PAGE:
Send to

Choose Destination
J Sex Med. 2010 Apr;7(4 Pt 1):1488-96. doi: 10.1111/j.1743-6109.2009.01461.x. Epub 2009 Aug 17.

The prevalence of erectile dysfunction in post-treatment colorectal cancer patients and their interests in seeking treatment: a cross-sectional survey in the west-midlands.

Author information

School of Medicine, College of Medical & Dental Sciences, University of Birmingham, Birmingham, UK.



Erectile dysfunction (ED) is a recognized complication of colorectal cancer treatment, particularly if surgery is below the recto-sigmoid junction (RSJ), and is an important quality-of-life issue. Previous studies have generated inconsistent prevalence estimates.


We aimed to establish the prevalence of ED in postsurgery colorectal cancer patients and to establish what proportion wished to seek treatment.


Questionnaire: sociodemographics, treatment methods, International Index of Erectile Function (IIEF)-5 questionnaire (validated tool to assess erectile function): score of <21 being used to define ED.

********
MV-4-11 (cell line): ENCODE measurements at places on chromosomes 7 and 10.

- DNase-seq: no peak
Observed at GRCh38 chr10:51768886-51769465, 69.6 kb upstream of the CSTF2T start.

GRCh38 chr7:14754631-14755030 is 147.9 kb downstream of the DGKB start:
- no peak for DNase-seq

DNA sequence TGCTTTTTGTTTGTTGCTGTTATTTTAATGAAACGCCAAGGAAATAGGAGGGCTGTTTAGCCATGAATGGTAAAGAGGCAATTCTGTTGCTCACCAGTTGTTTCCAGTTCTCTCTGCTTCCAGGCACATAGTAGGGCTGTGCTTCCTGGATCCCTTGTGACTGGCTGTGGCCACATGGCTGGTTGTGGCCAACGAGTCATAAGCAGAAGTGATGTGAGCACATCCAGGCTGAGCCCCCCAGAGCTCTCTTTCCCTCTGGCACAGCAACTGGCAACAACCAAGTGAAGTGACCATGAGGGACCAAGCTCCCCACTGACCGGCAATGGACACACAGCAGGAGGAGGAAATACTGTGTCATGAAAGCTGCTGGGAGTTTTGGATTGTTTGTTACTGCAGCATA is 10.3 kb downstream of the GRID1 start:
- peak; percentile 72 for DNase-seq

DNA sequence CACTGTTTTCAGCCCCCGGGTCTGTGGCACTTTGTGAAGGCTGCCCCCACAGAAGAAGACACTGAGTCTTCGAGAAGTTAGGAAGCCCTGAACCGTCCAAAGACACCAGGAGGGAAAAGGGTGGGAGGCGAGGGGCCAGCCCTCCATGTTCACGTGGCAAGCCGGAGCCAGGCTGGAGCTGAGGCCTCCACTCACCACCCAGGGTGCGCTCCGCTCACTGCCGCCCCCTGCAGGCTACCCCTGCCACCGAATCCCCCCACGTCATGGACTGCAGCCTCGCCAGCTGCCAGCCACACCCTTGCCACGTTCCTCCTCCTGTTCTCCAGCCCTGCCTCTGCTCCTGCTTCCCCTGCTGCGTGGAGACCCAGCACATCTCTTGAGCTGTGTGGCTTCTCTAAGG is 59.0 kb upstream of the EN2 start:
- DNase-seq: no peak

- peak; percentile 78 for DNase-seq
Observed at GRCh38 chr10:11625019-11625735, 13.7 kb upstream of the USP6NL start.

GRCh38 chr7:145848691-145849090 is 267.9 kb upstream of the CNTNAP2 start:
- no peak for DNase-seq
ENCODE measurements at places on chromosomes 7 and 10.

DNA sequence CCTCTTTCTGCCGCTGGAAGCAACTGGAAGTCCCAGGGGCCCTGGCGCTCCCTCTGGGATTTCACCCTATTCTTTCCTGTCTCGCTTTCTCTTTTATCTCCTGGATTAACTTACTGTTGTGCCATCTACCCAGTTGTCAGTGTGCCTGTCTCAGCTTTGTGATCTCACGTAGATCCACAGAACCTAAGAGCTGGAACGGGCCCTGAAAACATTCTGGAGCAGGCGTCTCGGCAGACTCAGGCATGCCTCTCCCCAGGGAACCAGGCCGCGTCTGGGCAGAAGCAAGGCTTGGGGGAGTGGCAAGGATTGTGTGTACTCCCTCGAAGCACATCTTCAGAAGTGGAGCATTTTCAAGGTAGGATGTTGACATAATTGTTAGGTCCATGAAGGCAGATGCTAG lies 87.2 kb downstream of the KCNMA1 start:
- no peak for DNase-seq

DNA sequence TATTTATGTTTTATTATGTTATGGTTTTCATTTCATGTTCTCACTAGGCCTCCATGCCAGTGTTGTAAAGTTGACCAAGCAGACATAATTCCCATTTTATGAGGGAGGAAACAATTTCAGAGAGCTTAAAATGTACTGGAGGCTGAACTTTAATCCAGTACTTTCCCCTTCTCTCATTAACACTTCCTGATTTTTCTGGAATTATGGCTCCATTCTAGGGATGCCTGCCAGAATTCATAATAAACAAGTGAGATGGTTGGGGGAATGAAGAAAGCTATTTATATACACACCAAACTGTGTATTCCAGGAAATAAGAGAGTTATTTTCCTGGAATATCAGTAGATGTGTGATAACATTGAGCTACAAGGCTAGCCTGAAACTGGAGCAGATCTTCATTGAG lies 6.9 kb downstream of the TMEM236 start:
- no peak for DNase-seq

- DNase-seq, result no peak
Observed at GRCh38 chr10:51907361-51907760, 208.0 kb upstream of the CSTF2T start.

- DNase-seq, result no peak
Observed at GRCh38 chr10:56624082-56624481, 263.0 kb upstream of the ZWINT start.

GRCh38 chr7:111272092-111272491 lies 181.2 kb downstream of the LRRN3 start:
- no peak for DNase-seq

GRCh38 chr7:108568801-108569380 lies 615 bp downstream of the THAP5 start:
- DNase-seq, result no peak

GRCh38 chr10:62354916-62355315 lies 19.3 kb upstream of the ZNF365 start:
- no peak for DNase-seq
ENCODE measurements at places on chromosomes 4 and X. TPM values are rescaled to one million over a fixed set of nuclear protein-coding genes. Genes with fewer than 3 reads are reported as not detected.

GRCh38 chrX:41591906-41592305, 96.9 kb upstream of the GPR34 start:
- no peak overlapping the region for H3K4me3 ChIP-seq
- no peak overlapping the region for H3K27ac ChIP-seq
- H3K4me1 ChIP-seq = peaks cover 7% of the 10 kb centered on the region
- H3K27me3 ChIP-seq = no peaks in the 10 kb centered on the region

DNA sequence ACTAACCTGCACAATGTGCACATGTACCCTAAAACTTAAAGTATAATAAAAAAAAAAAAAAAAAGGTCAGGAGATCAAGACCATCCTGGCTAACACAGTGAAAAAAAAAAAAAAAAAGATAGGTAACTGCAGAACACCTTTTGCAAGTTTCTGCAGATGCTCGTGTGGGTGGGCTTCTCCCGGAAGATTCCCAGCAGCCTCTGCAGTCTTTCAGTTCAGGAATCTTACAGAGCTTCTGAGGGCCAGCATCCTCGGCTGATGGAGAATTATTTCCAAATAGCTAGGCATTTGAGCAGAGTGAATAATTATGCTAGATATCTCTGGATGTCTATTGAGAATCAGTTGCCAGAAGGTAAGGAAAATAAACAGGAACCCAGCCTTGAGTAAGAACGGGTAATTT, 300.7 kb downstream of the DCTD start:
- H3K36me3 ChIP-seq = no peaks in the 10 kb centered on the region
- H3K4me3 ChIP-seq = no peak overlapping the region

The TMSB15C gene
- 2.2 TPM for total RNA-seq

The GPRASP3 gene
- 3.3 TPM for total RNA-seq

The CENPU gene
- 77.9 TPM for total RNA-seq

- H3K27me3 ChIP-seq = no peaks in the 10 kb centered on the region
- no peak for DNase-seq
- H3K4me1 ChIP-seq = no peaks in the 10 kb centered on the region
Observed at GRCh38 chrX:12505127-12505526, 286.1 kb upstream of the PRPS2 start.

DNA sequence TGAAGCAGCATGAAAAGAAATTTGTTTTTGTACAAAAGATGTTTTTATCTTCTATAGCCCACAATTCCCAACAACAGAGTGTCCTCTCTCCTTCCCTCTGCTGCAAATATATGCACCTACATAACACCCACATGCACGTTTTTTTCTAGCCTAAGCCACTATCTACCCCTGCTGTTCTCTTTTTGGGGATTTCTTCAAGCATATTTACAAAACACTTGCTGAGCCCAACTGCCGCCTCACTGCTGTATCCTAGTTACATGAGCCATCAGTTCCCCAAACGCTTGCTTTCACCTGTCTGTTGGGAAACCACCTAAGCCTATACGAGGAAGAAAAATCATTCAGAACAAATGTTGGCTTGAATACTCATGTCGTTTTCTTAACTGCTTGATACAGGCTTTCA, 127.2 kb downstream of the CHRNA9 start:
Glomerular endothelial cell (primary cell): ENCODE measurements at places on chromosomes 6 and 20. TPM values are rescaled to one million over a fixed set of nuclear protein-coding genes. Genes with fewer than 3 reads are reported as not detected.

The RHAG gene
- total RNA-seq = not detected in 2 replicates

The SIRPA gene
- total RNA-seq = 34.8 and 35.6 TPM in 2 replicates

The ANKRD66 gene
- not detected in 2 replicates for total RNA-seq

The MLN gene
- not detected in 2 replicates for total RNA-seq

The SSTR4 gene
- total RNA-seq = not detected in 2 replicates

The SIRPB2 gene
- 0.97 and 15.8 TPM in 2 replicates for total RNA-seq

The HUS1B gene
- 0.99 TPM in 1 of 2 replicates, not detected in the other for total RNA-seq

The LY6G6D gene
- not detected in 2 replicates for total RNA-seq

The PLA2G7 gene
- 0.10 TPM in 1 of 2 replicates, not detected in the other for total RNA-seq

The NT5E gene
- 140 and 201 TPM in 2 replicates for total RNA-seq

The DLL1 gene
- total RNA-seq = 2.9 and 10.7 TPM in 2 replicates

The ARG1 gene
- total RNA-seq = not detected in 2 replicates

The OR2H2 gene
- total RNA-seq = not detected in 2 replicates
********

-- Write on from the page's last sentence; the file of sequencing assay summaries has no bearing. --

Cross-sectional survey.


adult male colorectal cancer patients diagnosed in 2000-2007, treated with curative intent in one teaching hospital.


logistic regression analysis to determine predictors of ED.


The response rate was 46% (229/499). Respondents were aged 28 to 95 years; the majority were white (93.9%), more than half (57.1%) were in a sexual relationship, only a third reported having sex in the past 6 months (33.3%). The vast majority (75.1%; 172/229) of responders had ED as defined by the IIEF-5. ED was significantly associated with increasing age (P < 0.0005), having a malignancy below the RSJ (P = 0.002), having previous radiotherapy (P = 0.007), and having a stoma (P = 0.014). Those with ED were less likely to be in a sexual relationship (P = 0.002) and less likely to have had sex in the last 6 months (P < 0.0005). Only 29% of those with ED were not interested in treatment for their condition.


These data suggest a prevalence rate of ED of 75% in colorectal cancer survivors; this may be functional or psychological in origin. Quality of life may be improved if follow-up clinics for cancer survivors not only concentrated on the detection of recurrence but also offered assessment of erectile function and referral for patients who desire treatment.

[Indexed for MEDLINE]

Supplemental Content

Full text links

Icon for Elsevier Science
Loading ...
Support Center